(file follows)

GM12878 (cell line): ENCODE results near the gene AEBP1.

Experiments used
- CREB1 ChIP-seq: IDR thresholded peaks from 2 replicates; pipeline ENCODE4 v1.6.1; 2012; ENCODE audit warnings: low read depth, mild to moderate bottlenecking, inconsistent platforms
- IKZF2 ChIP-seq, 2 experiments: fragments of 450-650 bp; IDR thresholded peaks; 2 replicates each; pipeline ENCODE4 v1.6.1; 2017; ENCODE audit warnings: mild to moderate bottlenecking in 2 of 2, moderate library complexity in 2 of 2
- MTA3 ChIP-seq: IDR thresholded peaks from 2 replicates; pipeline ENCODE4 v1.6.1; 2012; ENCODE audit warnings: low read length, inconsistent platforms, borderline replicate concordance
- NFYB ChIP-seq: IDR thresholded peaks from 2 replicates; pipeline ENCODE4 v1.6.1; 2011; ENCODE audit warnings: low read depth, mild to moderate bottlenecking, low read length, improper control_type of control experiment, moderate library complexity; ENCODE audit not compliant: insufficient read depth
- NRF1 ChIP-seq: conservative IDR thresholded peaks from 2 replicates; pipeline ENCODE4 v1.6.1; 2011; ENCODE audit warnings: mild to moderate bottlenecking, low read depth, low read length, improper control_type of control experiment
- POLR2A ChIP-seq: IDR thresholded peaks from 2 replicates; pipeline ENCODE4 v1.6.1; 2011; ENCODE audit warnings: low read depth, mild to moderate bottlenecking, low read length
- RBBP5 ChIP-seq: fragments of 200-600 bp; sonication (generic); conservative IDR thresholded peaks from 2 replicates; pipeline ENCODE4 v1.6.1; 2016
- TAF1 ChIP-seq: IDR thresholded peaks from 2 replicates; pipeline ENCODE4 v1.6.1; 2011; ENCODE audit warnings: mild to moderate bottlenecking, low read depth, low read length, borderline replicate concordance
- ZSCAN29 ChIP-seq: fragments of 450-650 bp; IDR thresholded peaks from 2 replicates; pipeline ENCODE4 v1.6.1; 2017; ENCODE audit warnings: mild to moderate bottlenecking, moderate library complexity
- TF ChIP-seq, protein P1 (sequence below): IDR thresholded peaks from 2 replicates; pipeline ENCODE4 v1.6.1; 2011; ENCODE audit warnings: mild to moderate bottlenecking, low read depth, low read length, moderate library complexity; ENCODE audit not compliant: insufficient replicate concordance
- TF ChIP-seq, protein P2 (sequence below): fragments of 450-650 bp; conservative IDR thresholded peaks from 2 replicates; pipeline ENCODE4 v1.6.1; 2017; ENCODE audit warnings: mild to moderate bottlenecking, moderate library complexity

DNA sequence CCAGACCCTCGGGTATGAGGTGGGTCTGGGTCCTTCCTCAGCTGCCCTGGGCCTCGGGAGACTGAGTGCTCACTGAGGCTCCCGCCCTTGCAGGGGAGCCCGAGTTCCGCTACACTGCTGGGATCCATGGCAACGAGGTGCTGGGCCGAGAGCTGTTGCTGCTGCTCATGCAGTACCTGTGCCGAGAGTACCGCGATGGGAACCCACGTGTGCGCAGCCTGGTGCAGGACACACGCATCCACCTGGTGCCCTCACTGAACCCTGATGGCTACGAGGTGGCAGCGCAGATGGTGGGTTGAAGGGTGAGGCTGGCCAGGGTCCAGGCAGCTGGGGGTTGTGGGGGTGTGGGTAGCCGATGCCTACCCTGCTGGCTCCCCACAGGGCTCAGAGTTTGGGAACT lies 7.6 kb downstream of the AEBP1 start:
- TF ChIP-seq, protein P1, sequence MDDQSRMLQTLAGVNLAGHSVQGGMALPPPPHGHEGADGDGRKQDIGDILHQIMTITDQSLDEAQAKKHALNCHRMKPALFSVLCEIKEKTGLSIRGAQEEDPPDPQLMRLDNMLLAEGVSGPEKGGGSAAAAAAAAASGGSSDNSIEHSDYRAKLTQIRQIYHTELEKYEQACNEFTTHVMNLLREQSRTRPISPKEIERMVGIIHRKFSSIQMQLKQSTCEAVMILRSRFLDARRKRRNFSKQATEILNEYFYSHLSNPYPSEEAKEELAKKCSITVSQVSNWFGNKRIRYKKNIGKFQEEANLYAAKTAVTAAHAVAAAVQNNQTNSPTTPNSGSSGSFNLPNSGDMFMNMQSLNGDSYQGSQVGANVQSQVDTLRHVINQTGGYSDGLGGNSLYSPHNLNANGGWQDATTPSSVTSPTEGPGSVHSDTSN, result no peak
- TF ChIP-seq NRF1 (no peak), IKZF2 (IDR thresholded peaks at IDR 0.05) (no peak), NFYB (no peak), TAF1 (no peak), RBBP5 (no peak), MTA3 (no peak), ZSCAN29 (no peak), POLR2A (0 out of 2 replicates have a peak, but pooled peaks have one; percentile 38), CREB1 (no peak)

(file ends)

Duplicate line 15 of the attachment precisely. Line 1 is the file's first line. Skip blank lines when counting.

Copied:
- TF ChIP-seq, protein P1, sequence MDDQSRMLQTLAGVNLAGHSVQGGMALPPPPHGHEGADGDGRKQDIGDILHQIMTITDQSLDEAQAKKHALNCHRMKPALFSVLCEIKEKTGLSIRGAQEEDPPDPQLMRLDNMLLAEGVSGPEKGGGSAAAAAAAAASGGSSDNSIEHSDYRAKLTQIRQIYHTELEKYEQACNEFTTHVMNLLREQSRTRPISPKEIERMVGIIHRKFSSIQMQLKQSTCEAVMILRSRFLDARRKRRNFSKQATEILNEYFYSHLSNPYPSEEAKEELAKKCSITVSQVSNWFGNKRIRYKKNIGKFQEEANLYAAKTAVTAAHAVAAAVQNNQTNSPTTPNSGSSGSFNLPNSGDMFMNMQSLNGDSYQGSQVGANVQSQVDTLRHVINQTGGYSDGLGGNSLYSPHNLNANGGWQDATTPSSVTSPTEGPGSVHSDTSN, result no peak